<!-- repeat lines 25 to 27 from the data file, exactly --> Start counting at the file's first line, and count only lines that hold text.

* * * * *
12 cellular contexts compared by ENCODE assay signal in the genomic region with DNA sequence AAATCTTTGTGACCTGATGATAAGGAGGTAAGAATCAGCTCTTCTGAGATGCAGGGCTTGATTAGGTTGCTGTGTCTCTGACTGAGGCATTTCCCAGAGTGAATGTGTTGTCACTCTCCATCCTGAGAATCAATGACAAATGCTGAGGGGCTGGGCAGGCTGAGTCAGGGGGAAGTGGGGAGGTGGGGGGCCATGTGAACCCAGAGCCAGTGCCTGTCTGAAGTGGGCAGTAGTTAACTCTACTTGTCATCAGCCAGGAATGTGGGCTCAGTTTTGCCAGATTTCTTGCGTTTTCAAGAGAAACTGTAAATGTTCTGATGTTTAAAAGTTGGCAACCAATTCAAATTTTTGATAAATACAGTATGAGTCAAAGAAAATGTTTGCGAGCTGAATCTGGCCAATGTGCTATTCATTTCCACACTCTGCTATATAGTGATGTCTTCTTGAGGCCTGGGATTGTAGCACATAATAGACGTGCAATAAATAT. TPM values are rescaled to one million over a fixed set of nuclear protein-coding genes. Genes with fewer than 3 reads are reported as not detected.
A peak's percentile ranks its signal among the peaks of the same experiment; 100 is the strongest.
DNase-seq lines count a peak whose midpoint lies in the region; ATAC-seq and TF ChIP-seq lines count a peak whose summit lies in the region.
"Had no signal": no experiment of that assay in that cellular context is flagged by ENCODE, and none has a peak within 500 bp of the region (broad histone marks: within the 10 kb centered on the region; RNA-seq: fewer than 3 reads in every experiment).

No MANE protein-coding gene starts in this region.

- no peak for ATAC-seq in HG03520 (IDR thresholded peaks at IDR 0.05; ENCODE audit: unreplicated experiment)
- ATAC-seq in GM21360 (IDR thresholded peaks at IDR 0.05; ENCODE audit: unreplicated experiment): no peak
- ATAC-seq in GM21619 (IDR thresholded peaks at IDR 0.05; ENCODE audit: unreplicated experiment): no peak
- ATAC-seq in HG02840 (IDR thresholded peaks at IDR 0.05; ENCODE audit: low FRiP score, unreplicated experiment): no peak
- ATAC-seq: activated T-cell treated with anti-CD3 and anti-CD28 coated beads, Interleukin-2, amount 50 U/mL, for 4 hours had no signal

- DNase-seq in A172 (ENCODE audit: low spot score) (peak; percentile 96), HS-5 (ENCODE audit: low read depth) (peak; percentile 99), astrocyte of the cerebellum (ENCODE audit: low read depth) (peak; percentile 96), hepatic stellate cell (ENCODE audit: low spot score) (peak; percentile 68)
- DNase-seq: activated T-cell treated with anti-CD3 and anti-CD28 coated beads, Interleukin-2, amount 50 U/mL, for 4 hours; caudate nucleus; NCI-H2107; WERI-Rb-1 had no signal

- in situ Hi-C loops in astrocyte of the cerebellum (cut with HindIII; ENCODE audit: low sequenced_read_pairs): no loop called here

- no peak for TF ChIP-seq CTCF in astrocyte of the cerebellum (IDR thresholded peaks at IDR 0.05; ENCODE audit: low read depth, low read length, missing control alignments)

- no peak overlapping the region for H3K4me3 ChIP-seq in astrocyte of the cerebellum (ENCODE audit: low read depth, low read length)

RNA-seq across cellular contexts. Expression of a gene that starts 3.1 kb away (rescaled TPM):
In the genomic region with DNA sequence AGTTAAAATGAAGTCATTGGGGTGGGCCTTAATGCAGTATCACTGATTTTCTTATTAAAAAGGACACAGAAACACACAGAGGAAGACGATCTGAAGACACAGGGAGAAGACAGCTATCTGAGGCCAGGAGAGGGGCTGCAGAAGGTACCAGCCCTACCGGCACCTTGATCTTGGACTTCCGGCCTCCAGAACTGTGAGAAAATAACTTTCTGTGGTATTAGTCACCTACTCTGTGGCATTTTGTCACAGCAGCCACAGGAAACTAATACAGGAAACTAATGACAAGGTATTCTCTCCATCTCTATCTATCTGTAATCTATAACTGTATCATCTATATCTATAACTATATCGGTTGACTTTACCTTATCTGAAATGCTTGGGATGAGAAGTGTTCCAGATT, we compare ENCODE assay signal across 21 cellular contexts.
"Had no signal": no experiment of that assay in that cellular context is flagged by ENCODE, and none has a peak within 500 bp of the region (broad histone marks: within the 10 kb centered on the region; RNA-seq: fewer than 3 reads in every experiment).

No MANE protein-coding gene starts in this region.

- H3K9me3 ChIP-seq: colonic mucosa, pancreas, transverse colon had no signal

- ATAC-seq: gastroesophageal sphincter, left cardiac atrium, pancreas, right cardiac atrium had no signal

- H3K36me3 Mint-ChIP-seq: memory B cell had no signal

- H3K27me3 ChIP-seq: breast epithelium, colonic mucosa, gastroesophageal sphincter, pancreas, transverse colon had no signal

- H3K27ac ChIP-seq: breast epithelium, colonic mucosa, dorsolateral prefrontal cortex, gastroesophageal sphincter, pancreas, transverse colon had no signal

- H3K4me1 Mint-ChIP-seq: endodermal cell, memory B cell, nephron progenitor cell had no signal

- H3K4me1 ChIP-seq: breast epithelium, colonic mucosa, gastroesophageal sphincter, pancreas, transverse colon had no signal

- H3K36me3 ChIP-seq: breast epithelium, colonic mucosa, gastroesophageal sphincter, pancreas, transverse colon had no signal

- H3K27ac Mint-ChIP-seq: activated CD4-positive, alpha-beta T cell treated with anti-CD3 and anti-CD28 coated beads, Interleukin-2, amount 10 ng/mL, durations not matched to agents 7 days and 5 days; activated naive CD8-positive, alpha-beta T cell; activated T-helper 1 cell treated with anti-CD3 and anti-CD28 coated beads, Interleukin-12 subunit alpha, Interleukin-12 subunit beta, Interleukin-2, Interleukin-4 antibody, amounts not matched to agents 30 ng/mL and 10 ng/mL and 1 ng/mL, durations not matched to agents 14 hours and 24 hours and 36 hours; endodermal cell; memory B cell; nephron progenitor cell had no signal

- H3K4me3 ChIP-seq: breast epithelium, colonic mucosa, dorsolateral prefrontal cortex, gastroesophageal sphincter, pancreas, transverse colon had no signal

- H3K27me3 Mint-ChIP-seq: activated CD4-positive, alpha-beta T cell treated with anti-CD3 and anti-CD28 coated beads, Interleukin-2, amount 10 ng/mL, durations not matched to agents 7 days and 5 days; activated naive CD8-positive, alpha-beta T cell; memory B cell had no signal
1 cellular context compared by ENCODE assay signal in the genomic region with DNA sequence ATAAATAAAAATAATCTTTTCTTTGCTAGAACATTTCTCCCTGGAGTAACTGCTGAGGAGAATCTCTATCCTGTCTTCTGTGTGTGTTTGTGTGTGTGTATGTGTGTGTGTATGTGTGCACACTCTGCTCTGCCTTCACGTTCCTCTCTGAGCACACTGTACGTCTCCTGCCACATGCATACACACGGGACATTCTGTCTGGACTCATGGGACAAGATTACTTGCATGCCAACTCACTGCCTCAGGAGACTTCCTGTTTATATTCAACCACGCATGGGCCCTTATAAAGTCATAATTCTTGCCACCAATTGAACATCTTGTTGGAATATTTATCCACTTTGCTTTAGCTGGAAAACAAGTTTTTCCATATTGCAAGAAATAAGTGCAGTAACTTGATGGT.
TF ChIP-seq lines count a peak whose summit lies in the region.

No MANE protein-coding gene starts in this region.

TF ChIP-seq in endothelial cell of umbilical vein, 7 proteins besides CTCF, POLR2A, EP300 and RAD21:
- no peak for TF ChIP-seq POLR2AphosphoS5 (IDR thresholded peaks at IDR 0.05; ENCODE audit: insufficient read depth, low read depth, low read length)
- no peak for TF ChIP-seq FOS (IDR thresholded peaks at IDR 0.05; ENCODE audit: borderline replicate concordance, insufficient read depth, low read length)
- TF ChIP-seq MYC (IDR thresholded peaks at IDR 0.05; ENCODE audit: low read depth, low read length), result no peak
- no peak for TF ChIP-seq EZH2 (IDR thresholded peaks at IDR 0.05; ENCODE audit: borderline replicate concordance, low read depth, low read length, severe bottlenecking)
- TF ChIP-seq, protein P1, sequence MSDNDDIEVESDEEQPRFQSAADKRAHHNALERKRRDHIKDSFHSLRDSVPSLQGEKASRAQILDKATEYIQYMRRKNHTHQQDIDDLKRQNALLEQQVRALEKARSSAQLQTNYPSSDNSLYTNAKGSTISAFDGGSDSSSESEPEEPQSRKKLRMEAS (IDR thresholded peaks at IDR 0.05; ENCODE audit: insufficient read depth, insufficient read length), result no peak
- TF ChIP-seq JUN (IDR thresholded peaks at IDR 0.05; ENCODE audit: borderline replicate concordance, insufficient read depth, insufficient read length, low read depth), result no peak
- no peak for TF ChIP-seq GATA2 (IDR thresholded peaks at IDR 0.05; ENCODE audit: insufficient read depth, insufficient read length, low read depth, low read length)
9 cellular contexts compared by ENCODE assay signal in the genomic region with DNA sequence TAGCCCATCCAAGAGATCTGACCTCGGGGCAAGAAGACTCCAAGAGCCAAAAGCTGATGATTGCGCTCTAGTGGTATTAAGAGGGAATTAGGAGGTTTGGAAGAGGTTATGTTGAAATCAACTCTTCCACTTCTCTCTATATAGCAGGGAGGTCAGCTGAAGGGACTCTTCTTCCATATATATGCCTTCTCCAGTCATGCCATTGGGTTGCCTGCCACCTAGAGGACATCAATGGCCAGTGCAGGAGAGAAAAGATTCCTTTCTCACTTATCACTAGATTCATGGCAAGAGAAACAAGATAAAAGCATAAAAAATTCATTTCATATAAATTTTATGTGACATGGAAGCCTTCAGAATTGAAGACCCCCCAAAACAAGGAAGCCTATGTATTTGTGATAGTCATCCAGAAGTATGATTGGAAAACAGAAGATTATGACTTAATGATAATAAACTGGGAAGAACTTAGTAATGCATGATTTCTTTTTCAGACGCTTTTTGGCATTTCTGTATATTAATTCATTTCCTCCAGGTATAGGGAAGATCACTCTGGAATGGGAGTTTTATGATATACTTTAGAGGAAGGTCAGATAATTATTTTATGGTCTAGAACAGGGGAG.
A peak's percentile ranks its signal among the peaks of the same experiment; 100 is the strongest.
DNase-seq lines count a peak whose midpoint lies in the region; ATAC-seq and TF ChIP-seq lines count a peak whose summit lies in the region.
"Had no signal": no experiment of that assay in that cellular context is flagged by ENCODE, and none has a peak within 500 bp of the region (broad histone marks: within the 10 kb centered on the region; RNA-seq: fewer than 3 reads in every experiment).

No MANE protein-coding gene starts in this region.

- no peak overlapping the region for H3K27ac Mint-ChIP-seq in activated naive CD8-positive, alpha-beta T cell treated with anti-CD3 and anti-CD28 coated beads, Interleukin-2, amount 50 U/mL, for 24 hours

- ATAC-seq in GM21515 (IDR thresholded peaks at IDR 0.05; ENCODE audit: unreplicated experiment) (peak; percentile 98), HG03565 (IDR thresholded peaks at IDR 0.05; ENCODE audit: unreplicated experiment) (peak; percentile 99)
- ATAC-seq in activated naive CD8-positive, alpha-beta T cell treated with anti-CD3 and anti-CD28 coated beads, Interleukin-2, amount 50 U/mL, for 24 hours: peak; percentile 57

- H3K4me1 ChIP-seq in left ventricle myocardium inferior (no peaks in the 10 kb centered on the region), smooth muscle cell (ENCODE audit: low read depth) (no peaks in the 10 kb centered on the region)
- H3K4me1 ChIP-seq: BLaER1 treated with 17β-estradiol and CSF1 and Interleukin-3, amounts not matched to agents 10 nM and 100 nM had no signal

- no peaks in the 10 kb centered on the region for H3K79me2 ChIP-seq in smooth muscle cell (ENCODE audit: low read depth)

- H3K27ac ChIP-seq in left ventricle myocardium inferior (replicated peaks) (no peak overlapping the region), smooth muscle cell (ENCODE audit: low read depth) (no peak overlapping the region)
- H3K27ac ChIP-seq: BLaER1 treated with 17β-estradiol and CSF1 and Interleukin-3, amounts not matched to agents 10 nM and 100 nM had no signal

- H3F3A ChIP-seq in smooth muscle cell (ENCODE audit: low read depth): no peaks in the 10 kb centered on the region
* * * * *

- H3K4me1 Mint-ChIP-seq: endodermal cell, memory B cell, nephron progenitor cell had no signal

- H3K4me1 ChIP-seq: breast epithelium, colonic mucosa, gastroesophageal sphincter, pancreas, transverse colon had no signal

- H3K36me3 ChIP-seq: breast epithelium, colonic mucosa, gastroesophageal sphincter, pancreas, transverse colon had no signal